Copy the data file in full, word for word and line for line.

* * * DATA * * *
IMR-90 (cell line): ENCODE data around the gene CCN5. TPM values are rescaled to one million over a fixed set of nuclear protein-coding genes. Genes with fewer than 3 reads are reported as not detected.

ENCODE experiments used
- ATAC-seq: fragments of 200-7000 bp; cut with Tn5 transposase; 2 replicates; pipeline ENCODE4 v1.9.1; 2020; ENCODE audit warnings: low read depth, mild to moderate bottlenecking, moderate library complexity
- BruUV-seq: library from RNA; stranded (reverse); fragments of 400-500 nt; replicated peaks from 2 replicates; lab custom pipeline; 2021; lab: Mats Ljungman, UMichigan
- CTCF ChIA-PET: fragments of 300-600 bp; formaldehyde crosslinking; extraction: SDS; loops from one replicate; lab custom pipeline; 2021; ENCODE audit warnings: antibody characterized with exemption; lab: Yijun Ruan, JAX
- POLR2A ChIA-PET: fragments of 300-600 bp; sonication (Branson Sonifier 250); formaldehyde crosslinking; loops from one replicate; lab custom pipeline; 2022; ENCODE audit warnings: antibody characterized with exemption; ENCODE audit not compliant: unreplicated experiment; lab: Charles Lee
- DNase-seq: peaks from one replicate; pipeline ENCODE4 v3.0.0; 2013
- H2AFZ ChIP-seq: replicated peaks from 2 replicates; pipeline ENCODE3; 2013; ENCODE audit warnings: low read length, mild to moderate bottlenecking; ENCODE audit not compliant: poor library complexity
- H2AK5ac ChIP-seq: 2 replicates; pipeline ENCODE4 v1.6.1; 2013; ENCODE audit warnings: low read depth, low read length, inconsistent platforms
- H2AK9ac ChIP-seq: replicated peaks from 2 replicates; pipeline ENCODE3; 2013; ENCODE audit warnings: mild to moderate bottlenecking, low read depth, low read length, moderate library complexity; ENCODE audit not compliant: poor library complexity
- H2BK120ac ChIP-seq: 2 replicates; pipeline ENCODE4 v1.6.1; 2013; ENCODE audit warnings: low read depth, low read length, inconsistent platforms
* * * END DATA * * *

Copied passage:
IMR-90 (cell line): ENCODE data around the gene CCN5. TPM values are rescaled to one million over a fixed set of nuclear protein-coding genes. Genes with fewer than 3 reads are reported as not detected.

ENCODE experiments used
- ATAC-seq: fragments of 200-7000 bp; cut with Tn5 transposase; 2 replicates; pipeline ENCODE4 v1.9.1; 2020; ENCODE audit warnings: low read depth, mild to moderate bottlenecking, moderate library complexity
- BruUV-seq: library from RNA; stranded (reverse); fragments of 400-500 nt; replicated peaks from 2 replicates; lab custom pipeline; 2021; lab: Mats Ljungman, UMichigan
- CTCF ChIA-PET: fragments of 300-600 bp; formaldehyde crosslinking; extraction: SDS; loops from one replicate; lab custom pipeline; 2021; ENCODE audit warnings: antibody characterized with exemption; lab: Yijun Ruan, JAX
- POLR2A ChIA-PET: fragments of 300-600 bp; sonication (Branson Sonifier 250); formaldehyde crosslinking; loops from one replicate; lab custom pipeline; 2022; ENCODE audit warnings: antibody characterized with exemption; ENCODE audit not compliant: unreplicated experiment; lab: Charles Lee
- DNase-seq: peaks from one replicate; pipeline ENCODE4 v3.0.0; 2013
- H2AFZ ChIP-seq: replicated peaks from 2 replicates; pipeline ENCODE3; 2013; ENCODE audit warnings: low read length, mild to moderate bottlenecking; ENCODE audit not compliant: poor library complexity
- H2AK5ac ChIP-seq: 2 replicates; pipeline ENCODE4 v1.6.1; 2013; ENCODE audit warnings: low read depth, low read length, inconsistent platforms
- H2AK9ac ChIP-seq: replicated peaks from 2 replicates; pipeline ENCODE3; 2013; ENCODE audit warnings: mild to moderate bottlenecking, low read depth, low read length, moderate library complexity; ENCODE audit not compliant: poor library complexity
- H2BK120ac ChIP-seq: 2 replicates; pipeline ENCODE4 v1.6.1; 2013; ENCODE audit warnings: low read depth, low read length, inconsistent platforms